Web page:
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GDPR Data Breach Notification

What should a GDPR data breach notification include? When do you need to report a data breach? Is it always mandatory to report it?
In this post, we’ll answer all these questions and show you what a GDPR data breach should include.

GDPR Data Breach Notification

What is a data breach?

A data breach is a security incident that can lead to the destruction, loss, alteration, or unauthorized sharing of personal data. It can be both deliberate, caused by an external cyberattack, or accidental.

Indeed, some of the most common causes of a data breach are the lack of appropriate security systems and carelessness. For instance, devices containing confidential data get lost or stolen, employees give access to data to the wrong person.

Even though unintentional and probably harmless, these are still data breaches.

When do you need to report a data breach?

According to Article 33 of GDPR, you don’t need to report every data breach, but only those that are likely to result in a risk to individuals’ rights and freedoms.

If you happen to be a victim of such a data breach, you need to notify the Supervisory Authority within 72 hours, and you must inform users whose data was affected, too.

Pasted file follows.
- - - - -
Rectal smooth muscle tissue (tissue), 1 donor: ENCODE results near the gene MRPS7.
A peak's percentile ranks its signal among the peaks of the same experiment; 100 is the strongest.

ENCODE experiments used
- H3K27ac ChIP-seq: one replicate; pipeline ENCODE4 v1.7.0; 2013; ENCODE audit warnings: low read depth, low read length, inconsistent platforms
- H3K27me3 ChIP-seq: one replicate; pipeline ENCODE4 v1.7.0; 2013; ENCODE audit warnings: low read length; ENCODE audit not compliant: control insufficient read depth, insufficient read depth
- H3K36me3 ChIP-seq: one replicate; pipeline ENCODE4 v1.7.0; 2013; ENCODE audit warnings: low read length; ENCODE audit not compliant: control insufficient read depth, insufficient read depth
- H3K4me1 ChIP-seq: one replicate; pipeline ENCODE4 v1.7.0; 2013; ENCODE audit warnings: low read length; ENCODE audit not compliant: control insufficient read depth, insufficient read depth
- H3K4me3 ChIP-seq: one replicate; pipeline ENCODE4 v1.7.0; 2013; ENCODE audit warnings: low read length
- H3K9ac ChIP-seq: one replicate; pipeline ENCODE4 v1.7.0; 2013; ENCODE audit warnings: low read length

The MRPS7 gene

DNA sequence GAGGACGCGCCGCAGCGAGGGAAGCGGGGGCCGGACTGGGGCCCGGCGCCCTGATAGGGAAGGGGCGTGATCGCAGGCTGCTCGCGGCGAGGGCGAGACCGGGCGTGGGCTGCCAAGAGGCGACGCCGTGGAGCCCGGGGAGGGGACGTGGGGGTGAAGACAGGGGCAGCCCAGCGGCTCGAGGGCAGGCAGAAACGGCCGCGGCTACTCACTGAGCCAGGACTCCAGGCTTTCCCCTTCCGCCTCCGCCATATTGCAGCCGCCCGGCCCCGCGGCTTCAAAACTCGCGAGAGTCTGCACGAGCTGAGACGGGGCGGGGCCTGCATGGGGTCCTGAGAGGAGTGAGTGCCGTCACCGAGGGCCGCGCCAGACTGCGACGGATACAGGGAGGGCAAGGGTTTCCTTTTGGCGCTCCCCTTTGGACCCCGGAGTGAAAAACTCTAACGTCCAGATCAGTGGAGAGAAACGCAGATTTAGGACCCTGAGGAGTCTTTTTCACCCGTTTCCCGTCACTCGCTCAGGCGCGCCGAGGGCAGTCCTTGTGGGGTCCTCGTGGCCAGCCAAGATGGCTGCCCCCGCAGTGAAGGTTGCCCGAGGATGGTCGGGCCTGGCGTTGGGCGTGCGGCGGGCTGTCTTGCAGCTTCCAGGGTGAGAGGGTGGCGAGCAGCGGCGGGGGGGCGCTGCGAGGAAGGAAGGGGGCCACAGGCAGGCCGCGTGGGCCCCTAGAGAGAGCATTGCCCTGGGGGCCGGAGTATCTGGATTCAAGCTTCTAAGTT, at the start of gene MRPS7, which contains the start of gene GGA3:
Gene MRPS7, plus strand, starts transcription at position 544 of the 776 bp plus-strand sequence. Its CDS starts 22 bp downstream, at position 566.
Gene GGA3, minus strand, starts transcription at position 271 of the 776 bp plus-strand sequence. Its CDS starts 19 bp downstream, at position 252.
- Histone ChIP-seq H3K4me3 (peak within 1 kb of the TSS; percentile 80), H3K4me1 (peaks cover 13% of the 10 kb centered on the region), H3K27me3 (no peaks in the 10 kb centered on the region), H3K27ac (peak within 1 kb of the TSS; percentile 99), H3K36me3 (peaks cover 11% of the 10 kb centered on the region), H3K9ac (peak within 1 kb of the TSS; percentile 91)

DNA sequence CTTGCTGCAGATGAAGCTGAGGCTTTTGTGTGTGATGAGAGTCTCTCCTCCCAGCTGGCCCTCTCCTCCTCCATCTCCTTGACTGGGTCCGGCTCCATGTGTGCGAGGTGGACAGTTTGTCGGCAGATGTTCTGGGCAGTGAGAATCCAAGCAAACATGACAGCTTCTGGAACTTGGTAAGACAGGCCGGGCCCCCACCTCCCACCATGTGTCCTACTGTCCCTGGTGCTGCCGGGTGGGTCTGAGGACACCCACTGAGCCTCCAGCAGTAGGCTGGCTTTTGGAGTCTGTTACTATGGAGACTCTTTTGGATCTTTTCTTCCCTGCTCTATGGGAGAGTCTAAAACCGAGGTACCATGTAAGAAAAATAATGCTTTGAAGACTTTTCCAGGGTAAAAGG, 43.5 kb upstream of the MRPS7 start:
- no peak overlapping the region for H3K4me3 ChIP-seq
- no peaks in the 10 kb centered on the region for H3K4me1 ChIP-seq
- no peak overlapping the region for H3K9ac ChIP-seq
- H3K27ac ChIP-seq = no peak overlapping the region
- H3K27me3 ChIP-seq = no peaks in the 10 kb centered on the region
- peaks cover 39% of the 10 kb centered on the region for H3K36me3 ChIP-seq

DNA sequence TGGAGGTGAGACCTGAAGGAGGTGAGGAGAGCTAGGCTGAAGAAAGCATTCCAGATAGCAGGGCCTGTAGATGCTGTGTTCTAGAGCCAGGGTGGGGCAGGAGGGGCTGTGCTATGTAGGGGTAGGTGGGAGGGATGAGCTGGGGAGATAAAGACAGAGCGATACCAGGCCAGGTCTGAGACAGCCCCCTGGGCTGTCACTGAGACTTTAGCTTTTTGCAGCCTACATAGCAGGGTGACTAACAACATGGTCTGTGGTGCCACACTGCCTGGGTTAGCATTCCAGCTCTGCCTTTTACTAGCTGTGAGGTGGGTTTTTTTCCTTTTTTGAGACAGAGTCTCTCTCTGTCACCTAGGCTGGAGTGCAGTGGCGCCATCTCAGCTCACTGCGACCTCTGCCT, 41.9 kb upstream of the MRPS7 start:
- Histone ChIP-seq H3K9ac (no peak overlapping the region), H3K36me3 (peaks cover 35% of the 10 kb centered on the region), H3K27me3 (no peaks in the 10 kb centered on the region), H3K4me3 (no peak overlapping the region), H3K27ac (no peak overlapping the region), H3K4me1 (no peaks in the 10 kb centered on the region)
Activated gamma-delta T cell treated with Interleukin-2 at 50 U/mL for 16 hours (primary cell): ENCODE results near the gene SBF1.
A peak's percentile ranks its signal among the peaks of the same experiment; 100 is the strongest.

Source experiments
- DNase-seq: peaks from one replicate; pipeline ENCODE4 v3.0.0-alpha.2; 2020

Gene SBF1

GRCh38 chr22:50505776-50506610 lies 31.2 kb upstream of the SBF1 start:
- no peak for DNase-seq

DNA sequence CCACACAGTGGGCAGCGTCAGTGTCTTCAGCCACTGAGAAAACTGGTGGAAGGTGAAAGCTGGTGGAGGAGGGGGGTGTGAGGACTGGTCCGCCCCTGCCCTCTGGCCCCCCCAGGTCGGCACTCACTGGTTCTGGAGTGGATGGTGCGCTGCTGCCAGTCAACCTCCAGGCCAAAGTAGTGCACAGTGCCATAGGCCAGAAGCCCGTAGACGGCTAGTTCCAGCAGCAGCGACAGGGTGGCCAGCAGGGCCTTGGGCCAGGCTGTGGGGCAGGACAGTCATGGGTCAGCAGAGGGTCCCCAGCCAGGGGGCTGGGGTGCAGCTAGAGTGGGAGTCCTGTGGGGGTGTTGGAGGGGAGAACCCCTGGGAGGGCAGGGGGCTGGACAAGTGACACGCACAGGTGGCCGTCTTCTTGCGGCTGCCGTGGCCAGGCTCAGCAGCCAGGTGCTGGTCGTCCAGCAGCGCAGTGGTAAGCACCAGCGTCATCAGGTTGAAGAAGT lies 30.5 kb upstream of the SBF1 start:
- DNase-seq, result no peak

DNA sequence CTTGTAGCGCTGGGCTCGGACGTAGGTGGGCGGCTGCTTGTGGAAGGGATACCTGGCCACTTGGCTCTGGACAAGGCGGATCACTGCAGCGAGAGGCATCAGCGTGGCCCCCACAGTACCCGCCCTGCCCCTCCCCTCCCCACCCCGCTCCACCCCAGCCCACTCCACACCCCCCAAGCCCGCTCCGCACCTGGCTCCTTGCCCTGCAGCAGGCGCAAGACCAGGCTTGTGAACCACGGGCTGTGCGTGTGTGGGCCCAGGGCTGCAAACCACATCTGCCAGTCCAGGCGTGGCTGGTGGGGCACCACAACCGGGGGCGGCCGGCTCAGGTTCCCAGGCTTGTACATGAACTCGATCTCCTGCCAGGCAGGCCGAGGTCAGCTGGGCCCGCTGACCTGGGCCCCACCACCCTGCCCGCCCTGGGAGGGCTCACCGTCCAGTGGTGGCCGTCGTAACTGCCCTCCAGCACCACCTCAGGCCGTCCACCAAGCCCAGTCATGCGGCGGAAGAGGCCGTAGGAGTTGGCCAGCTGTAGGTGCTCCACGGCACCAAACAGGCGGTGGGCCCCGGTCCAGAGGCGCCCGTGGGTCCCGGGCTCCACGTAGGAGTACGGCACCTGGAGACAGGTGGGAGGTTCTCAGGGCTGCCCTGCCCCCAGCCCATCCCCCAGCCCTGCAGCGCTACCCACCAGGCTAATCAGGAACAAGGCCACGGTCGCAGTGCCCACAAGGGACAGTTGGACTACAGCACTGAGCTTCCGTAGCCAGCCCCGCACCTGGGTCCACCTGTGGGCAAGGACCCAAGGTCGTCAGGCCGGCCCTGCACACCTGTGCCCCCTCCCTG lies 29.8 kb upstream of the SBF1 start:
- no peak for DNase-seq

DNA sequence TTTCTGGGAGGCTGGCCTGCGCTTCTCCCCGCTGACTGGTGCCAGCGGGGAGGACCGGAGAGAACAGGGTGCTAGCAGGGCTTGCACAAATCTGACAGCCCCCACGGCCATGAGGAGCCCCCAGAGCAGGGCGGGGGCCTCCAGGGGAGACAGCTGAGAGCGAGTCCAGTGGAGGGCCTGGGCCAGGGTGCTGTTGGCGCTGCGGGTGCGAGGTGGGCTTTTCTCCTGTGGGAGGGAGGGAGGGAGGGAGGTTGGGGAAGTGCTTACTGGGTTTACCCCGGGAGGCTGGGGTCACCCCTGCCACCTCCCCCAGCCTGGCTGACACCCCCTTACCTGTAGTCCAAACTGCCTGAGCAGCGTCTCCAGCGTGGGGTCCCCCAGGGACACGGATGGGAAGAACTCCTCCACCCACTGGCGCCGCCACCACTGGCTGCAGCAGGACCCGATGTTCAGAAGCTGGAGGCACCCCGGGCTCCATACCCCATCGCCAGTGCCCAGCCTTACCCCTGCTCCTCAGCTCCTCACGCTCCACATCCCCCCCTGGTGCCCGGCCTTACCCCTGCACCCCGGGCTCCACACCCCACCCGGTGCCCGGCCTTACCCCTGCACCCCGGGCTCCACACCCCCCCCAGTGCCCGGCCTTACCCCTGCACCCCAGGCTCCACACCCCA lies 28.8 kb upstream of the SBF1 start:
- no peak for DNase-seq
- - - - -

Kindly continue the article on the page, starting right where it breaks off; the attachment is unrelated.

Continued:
Failing to report such a data breach can expose you to fines up to €20 million or 4% of your annual worldwide turnover, not to mention, a lack of transparency can pose a devastating blow to your reputation and lead to loss of trust from your customers.

Please note that, whether you should report the breach or not, you need to keep records of all the breaches that happened to your company, no matter how insignificant they may be. Records will help authorities assessing that you’re complying with the law.

What should a GDPR Data Breach Notification include?

The GDPR mandates that a data breach notification includes, at the very least:

  1. a description of the data breach’s nature, including how many data subjects have been involved (approximately) and which categories of data have been affected;
  2. the name and contact details of the data protection officer, or any other contact where more information can be obtained;
  3. a description of the possible consequences of the breach;
  4. a description of the measures that the controller has taken or will take to address the data breach.

If you’re still in doubt, have a look at the ICO’s website here for some useful resources that can help you to understand what to do if a data breach happens.

💡 Keeping clear and detailed records of your internal processing activities can help you to stay on top of your processes and more easily access potential risks.

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